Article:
TV Recap: Game of Thrones, ‘Hardhome’

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In Meereen, Daenerys (Emilia Clarke) and Tyrion (Peter Dinklage) form a partnership, while Jorah (Iain Glenn) is cast out once again. Arya (Maisie Williams) becomes Lana the oyster girl and enters the next phase of her training in Braavos. Back in Winterfell, Sansa (Sophie Turner) garners some surprising news from Theon (Alfie Allen) and Ramsey (Iwan Rheon) proposes to march forth to meet Stannis’ approaching army head-on. Cersei (Lena Headey) remains unrepentant in the face of her ongoing imprisonment at the hands of the Faith Militant. Jon (Kit Harrington) and Tormund (Kristofer Hivju) set out to Hardhome in hopes of convincing the Wildlings to ally with the Nights Watch in the fight against a greater enemy, only to have that ancient enemy violently announce its terrible presence.

Photo Credit: HBO
Photo Credit: HBO

Finally. Eight episodes deep in a season too often plagued by pacing issues and a lack of momentum, Game of Thrones comes roaring to life this week with “Hardhome,” an absolute game-changer that finally delivers on some of the series’ long-teased convergences and revelations. Fortunately for both the uninitiated and those who have read the books (and this episode was unique in that for that first time, the major events within were experienced for the first time by both of those fan groups), the events of “Hardhome” exceeded expectations and were every bit as exciting as hoped for.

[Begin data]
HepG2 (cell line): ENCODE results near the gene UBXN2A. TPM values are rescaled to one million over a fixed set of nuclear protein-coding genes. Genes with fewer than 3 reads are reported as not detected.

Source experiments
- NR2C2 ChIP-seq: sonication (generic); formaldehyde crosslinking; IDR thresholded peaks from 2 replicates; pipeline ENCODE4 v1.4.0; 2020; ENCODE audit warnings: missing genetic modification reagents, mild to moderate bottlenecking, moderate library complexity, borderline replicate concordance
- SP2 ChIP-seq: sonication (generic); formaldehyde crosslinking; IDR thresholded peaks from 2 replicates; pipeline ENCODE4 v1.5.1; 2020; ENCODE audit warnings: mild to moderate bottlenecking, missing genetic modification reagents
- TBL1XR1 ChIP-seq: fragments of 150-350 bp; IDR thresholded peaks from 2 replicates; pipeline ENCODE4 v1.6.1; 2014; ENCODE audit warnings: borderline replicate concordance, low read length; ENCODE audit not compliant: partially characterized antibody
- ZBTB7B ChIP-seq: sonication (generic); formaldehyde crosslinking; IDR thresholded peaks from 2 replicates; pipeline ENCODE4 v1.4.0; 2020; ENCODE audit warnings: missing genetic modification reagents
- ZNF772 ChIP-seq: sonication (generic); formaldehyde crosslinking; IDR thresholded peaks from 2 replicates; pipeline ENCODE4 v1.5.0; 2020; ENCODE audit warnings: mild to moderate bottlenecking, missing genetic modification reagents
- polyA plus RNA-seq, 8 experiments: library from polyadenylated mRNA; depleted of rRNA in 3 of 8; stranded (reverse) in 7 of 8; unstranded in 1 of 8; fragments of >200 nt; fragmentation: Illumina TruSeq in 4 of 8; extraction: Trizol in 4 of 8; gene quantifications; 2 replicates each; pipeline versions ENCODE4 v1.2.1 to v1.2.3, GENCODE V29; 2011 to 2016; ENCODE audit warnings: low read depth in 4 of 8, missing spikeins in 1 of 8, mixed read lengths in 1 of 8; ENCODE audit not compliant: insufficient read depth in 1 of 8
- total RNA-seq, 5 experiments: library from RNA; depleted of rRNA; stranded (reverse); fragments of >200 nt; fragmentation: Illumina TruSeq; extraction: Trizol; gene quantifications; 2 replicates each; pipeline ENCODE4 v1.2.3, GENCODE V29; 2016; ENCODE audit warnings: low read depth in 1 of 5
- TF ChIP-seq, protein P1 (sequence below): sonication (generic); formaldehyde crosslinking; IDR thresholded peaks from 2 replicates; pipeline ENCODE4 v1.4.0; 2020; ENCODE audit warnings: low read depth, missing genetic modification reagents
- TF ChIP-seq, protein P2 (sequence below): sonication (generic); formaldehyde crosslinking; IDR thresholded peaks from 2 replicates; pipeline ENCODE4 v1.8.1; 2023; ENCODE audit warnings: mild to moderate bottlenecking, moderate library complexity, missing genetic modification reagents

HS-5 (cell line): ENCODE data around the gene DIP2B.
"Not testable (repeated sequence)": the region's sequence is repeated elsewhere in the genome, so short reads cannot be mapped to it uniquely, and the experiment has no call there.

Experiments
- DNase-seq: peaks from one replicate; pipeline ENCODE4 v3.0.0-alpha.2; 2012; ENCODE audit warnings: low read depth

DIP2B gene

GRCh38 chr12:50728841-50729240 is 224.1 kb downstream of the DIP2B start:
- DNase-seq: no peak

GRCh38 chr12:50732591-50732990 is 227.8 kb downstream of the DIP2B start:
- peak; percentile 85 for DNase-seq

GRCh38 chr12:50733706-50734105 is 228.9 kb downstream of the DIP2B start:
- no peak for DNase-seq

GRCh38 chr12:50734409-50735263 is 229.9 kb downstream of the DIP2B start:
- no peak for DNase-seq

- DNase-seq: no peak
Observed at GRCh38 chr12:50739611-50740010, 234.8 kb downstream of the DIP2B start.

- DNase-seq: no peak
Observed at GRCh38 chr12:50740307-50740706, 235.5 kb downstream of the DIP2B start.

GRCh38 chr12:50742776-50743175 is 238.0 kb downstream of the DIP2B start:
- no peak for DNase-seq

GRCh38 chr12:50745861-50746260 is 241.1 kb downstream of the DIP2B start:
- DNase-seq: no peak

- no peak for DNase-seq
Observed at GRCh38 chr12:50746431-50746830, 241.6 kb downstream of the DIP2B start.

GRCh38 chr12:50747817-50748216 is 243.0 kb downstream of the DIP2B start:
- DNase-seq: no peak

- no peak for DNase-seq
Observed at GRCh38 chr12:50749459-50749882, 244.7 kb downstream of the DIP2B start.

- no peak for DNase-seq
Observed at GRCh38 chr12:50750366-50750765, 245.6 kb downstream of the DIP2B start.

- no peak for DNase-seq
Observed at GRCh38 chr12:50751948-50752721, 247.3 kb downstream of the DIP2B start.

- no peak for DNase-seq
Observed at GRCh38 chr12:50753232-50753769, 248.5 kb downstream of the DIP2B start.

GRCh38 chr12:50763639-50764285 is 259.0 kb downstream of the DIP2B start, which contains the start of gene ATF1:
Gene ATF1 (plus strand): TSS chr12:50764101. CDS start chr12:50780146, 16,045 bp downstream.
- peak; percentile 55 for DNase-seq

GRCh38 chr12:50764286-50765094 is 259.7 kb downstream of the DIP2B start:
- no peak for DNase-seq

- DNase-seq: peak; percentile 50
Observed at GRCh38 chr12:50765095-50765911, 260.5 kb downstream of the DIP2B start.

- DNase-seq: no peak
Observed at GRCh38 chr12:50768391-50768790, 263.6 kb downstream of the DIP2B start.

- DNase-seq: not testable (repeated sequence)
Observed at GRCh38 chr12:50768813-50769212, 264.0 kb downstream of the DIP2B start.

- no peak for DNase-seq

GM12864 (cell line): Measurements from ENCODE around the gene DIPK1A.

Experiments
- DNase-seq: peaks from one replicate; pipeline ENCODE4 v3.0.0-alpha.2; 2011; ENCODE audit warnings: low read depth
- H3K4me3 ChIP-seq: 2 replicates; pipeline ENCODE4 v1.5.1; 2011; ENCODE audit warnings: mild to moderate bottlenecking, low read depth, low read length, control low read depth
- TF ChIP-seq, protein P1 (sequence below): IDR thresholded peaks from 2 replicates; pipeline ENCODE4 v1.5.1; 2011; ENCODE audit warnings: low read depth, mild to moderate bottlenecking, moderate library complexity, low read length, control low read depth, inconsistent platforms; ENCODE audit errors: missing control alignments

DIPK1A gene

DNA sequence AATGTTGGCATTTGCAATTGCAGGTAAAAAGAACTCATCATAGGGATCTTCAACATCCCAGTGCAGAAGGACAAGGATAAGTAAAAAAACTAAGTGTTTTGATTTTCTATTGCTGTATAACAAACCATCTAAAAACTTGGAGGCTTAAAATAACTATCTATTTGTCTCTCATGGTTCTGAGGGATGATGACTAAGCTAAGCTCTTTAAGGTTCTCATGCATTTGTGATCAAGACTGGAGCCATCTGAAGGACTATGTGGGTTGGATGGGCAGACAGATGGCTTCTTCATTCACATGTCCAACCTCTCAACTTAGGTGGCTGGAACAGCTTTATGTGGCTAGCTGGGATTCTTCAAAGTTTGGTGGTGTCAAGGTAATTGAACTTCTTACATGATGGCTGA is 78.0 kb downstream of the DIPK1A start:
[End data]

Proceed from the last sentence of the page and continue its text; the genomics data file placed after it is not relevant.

As is the case with many of the series’ better episodes, “Hardhome” flits around the world of Westeros and beyond at a breathless clip (before settling into its final, epic set piece), with each story featured feeling consequential and necessary. Having graduated to the next stage in her Faceless Man training, Arya attempts to prove she’s ready to become no one by adopting the persona of Lana, the oyster-peddling orphan, and begins casing her first potential assassination. We only touch base with Arya briefly, but her getting into character as Lana was an intriguing and well-staged portrayal of her ongoing training (and also a bit reminiscent of Reservoir Dogs’ commode story scene, as Arya so embodies the character she’s created that the fabricated Lana’s experiences are now hers, as well). Similarly, we check in briefly at Winterfell where Sansa, though still trapped like Rapunzel in a tower, unleashes some rage on Theon and forces him to reveal the truth about Bran and Rickon. Not only does the news that she still has some family left provide Sansa with a much-needed glimmer of hope, but the fact that she was forceful enough to momentarily break through Reek and bring out Theon is a promising development for both characters. Back in King’s Landing, Cersei is still stuck in a prison of her own making and though she currently remains unrepentant, the fact that she’s utterly powerless – with neither promises of riches or threats of destruction swaying her stern captors – is rapidly dawning on her and it’s clear she’s becoming aware of just how limited her choices actually are (though Qyburn does drop in to creepily assure her that their nefarious work still continues).

Photo Credit: Helen Sloan/HBO
Photo Credit: Helen Sloan/HBO